Not to be contrary for the sake of it-because what can you say about November 22, 1963 that hasn’t already been borrowed three times over?-but the Kennedy family has only limited emotional resonance for those of us born to the baby boomers. This is particularly true for those of us who grew up in the West, far beyond the sway of East coast political dynasties. Sure, we can identify the Kennedys as a cultural shift, as style icons, as political talking points. We can also relate to the transformational power of their tragedies-hypnotic television coverage, live carnage, and, last night, an unmoored Betty Draper unable to make sense out of any of it. But for us now, that afternoon Dallas is more illustrative of something else: the swift and unscrupulous pace of history. Particularly, recent American history and how it is so phenomenally compressed. In just one generation, the psychic trauma of RFK and JFK has been largely erased. So maybe Don Draper’s aloof attitude is enlightened rather than repressive: “Everything’s going to be OK. We’ll have a new president. And everyone is going to be sad for a little bit.”
But stoIcism aside, there was a reference to the Kennedys in this episode that is not often discussed: the death of Jackie’s baby while in office. In August 1963, a special press briefing was held to announce Jackie’s fifth pregnancy. Ted Kennedy’s wife was also pregnant, so he was chosen to deliver the news. Before, a reporter asked Ted if he was going to confirm the President’s rumored upcoming trip to Ireland. “No,” Kennedy said. “It’s much sexier than that.” The baby, Patrick, was born five weeks premature with respiratory problems. He survived two days in a glass incubator and was then buried in a cemetery in Massachusetts.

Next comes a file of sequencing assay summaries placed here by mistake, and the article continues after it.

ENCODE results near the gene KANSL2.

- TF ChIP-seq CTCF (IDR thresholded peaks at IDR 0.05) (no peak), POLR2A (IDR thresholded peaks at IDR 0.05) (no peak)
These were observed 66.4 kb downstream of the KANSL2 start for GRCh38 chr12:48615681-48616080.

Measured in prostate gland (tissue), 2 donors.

§ To understand how news of that day would reach a young bride sequestered in her hotel room or a secretary who had her radio off, let’s look at the numbers.
Out of a group of 500 people that were polled ten days after the assassination, the majority reported learning about the shooting from other people-either by phone, by a co-worker or out while shopping or eating. Almost half said they learned about it first directly from another person.
Nine out of ten respondents said they knew about the shooting within an hour. Their reaction was to then use mass media to confirm what they had heard. Researchers suggested that the data showed that news of immense importance is most likely to be disseminated person-to-person than less important news. This ran contrary to earlier studies that suggested mass media disseminated important news faster than interpersonal communication. Which makes the wedding table chatter about ‘what those phone operators were really up to’ when phonelines in entire cities went dead perfectly in step.
79% of these people surveyed knew about the death within 15 minutes; the last person to hear about the assassination was someone who heard the news three hours later, at 1:30 p.m. Could you imagine what that guy’s story was? Additionally, the majority of the respondents said they learned more from the radio rather than the television.
§ Speaking of numbers, what about the almost-too-precious poetry of Betty’s favorite movie: Singing in the Rain, then 11 years old. (Notable movies of 1963, by the way? They include: The Birds and Hud.) The title song, and the best number in the movie, is set at night; Kelly is alone, for the most part, doing what you would expect. He is impervious to the elements because of his cheerful mood. Beyond the intricacy of the dance, perhaps one of the reasons why that scene is so indelible is because it’s what so many Americans wanted from the movies: a quick respite from the hard rain falling outside, alone, in the dark.
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